I was much more confident on the discussion of Terry Pratchett that broke out in the middle of the session: unexpected in a discussion on Grimdark, but that just highlights the influence PTerry has had.

EdgeLit panel Angeline

Photo by Angeline Trevena, used with permission

So, I survived with only minor injuries – I confess to being somewhat intimidated by Adrian in particular – and had only my reading to go before I could properly relax, and drink – and eat, because I’d had only snacks all day, my nerves preventing my eating a solid meal.

Except I had not to read, for no-one turned up. This is not a huge surprise: I am not a big name draw, it was the fag-end of the day and the room was rather tucked away out of the main flow. A disappointment? Yes, but also something of a relief: after all the day’s terror, at last I could unwind properly, eat some sweet potato fries, and have a beer.

And thus we enter the most important part of the con: the serious business of talking with other people. Not schmoozing or networking, though elements of both are involved, but just meeting and talking with like-minded people; catching up with old friends and making new.

I had a lovely chat with Anna Stephens and shared words with Aliette de Bodard, to drop a name or two, but most of the time was spent with unfamous people – people like me, in fact, who were striving to be in the big chairs in a year or two’s time. I mean, I say this but I was in at least one big chair at Edge-Lit but I put that down to my publisher’s publicity department rather than my own achievements.

As a friend told me on the day: everyone feels like an imposter. No-one feels like they truly deserve to be in the position they find themselves in. I did okay at Edge-Lit.

So on to drinking and the sad reflection that I had to wimp out early due to being up at 04:00 to get to the damn thing: this caught up with me just after we’d decamped to the pub. Thus I missed a proper catch-up with many of the friends I’d made at Sledge-Lit and the chance to make new.

But that’s okay. Self-care is part of the equation at cons; push yourself too hard and you’ll be no good to anyone, least of all yourself. Trying to do it all is a sure way to achieve nothing. I still had a great time. I worked through my terror. I made a decent enough impression.

That’ll do, pig. That’ll do

The three-pass rule

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I have a rule. No, that’s not true. I have a theory, an idea, and it’s this: after every big change you need to make at least two more passes of your manuscript before you can send it out into the great wide world.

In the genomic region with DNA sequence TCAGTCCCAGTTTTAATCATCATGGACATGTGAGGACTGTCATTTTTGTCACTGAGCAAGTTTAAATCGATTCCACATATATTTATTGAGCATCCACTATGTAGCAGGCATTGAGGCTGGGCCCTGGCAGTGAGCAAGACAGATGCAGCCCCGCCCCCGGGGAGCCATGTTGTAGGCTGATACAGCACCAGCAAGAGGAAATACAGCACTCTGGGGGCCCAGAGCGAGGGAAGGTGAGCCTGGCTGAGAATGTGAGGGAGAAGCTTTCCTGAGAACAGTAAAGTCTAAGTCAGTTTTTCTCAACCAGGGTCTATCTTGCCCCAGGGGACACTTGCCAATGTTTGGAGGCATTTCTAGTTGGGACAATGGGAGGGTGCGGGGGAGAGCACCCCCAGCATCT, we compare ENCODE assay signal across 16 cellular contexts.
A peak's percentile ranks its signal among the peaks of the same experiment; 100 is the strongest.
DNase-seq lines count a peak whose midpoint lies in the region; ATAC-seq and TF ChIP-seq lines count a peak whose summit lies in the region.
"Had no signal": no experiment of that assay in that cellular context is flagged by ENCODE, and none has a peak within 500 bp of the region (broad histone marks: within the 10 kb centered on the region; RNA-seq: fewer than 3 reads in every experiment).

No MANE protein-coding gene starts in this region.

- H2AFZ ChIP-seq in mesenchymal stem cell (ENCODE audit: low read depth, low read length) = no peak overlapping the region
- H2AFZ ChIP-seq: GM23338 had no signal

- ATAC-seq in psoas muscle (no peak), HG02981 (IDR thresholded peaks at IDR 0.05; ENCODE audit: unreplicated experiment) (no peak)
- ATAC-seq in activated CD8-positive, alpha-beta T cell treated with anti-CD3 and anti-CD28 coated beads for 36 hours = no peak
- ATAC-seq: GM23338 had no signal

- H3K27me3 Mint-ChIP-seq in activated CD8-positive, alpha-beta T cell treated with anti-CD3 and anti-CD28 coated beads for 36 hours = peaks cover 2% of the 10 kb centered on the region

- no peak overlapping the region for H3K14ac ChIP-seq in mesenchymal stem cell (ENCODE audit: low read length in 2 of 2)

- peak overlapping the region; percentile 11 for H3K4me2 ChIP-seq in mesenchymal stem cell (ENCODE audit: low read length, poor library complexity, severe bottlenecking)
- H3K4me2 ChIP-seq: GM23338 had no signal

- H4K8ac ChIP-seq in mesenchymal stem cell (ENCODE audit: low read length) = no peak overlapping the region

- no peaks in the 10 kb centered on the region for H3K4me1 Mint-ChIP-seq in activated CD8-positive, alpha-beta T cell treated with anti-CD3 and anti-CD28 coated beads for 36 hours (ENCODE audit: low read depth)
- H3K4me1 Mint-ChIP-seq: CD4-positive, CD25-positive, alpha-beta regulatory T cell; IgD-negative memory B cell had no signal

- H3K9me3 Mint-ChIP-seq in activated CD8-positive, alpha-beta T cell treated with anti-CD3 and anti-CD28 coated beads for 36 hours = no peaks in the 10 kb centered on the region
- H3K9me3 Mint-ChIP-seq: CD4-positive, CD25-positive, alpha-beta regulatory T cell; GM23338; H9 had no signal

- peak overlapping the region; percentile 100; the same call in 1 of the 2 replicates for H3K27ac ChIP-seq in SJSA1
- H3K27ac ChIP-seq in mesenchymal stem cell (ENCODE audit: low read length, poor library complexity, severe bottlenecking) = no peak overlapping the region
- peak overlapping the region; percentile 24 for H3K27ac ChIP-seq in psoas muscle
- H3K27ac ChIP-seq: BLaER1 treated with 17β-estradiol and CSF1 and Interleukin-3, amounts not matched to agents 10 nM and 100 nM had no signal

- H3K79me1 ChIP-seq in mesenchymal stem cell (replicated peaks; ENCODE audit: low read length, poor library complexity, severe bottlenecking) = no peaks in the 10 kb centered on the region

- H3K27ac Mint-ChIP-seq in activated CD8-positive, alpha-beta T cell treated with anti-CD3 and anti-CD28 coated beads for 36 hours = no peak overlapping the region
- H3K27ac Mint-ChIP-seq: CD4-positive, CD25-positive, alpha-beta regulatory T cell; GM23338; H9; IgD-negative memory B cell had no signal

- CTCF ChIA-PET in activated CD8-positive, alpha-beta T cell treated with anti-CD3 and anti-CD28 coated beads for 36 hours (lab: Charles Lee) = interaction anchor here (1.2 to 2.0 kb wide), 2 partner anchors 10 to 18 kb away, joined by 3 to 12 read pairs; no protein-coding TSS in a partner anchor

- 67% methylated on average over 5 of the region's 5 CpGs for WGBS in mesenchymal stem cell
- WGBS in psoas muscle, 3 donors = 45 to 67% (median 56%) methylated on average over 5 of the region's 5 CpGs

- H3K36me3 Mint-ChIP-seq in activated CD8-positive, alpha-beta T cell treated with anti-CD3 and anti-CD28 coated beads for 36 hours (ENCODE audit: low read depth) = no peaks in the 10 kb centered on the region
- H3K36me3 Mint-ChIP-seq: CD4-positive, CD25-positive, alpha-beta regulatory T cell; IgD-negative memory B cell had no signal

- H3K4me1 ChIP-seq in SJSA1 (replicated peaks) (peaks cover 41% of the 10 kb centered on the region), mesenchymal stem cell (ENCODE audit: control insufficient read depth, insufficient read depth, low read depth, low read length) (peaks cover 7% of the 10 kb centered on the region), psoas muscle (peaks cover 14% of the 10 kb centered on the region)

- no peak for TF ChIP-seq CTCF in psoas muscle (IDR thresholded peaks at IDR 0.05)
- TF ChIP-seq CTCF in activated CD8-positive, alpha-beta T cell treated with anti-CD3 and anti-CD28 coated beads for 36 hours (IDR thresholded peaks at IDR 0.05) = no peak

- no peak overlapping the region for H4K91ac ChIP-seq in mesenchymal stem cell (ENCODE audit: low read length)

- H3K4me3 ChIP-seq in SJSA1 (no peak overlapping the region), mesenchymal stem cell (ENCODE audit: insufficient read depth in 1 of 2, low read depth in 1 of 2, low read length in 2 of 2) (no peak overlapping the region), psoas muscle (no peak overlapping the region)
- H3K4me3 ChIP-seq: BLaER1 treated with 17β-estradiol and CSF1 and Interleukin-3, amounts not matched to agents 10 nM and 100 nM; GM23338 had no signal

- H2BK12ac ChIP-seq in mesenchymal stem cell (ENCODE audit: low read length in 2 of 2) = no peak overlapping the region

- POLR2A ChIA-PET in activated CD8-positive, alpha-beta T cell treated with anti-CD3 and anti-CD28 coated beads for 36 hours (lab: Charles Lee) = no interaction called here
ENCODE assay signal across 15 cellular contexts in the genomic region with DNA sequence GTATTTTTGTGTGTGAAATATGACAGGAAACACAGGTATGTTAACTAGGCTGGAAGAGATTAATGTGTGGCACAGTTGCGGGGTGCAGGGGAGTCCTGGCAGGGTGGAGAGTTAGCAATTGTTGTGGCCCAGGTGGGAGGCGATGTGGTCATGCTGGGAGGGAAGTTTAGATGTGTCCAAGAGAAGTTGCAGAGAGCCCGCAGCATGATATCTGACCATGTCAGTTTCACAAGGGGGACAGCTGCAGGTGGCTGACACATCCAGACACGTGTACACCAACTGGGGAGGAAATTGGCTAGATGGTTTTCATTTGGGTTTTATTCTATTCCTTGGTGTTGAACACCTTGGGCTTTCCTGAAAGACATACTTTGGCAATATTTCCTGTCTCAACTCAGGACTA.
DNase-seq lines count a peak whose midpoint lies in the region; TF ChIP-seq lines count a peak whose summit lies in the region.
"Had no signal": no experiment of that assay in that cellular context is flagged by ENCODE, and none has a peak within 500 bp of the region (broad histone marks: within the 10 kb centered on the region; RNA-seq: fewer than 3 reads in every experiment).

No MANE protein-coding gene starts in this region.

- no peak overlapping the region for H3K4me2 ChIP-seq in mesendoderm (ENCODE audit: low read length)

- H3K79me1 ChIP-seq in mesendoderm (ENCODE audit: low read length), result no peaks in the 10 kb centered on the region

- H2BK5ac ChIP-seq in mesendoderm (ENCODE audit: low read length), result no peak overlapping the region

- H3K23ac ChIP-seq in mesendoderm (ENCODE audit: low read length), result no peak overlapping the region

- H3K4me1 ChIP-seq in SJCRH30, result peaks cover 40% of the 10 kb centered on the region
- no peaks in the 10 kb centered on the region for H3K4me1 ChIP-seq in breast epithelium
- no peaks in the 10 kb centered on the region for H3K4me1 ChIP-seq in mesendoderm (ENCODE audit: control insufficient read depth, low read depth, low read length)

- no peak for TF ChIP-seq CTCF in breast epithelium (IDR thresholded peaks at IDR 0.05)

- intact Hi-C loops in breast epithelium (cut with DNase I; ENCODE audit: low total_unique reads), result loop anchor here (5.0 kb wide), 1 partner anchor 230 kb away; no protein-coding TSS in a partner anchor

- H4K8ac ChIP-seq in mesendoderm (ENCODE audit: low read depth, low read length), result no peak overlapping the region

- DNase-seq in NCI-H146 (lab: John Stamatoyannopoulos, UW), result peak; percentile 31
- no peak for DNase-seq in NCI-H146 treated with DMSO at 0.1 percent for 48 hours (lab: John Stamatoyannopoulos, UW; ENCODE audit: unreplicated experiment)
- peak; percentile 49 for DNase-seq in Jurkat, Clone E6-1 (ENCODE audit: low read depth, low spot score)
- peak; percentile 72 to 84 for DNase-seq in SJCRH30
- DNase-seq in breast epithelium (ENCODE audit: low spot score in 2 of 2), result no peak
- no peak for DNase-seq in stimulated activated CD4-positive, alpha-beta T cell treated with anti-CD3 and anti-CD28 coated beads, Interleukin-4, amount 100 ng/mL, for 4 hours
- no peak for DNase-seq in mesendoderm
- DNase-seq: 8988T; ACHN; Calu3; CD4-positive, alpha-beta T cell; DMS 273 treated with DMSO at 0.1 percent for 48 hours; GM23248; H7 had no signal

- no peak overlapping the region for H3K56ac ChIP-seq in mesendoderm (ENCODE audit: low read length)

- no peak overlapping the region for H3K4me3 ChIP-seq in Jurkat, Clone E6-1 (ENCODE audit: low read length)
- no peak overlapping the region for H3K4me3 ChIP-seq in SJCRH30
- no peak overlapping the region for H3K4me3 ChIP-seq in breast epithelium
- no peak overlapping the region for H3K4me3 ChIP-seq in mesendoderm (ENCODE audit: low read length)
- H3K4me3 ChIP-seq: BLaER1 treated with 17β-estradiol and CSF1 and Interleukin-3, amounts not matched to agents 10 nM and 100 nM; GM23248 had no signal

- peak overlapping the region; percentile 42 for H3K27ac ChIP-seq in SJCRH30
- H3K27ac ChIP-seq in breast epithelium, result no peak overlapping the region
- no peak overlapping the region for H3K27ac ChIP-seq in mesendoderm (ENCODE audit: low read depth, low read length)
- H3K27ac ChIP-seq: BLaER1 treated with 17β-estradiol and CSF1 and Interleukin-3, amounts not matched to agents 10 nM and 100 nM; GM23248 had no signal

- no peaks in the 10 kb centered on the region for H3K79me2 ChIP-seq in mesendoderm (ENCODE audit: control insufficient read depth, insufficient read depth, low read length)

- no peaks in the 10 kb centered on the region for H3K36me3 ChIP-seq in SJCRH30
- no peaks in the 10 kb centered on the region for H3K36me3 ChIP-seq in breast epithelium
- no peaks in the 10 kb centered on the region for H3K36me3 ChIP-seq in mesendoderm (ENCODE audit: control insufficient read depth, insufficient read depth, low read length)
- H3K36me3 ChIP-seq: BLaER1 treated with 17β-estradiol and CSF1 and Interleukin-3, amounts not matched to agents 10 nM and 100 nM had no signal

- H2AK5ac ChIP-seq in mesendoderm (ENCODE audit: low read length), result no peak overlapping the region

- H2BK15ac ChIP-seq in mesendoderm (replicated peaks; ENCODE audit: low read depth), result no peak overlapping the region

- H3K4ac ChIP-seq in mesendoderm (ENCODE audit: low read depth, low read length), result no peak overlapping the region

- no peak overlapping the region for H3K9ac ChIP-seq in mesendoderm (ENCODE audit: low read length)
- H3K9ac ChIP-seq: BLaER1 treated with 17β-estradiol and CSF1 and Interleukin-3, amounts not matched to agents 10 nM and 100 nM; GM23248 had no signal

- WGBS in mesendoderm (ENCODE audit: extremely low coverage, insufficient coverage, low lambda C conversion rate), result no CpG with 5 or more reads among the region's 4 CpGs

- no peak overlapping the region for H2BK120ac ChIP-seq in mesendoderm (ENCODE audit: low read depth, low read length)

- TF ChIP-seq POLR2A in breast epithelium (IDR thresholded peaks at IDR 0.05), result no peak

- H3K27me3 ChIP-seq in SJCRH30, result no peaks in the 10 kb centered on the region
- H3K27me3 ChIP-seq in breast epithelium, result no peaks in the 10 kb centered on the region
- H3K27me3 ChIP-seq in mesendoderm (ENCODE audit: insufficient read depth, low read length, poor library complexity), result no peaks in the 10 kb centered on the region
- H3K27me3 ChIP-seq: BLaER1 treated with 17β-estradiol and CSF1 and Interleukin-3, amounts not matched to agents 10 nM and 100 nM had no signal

At the moment I’m doing major revisions to my latest work-in-progress. This is a good novel (I think) but one upon which I stuffed a little in the character department. I have a plan to combine two characters into one easy-to-swallow morsel. This obviously involves a lot lot lot of work.

So what I’m going to do is this: I’m going to concentrate on that job. I’m not going to worry so much about the actual words I use. I’m not going to worry too much about little slips or finding the perfect prose. This draft is for big things: for who does what and when and how. Not about perfecting the micro-expressions or the tiny gestures.

And that’s why I’ll need another draft when this is done. I’ll need a troubleshooting pass, a precision-engineering job after the great earthmoving of pass #1 (actually pass #6, but it’s been a while since the last one). I need to make sure the voice is right, the silences are on cue and the smiles are from and to the right people.

So: two passes, one for heavy engineering, one for precision. So why is this a three-pass rule?

Truth is that two might be enough, but I’m not happy – I don’t trust myself enough – that this is enough to catch all the imperfections with this little work.

But before that, it’s time for a break.

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Such intense work is likely to take you extremely close to the material. So close, in fact, that you start to lose objectivity and focus. So it’s my plan that before I go on for a third pass I take a long, hard go at something else before coming back to the work in question. This isn’t my idea, of course; it’s in all books of writing advice and the like. I’m just trying to (finally) put it into practice.

That’s where I am at the moment with New Gods, the last in my Antarctic trilogy. I did a major overhaul then cantered through it to fix obvious errors. Now I’ve set it to one side to let cool and to give myself a little distance before I go through it again.

This would also be the time to get beta-readers involved but I fear I’ve already blown all of mine on earlier drafts.

And, while I wait, I’m on to the next task. For writing is a production line and there should always be something on the conveyor belt.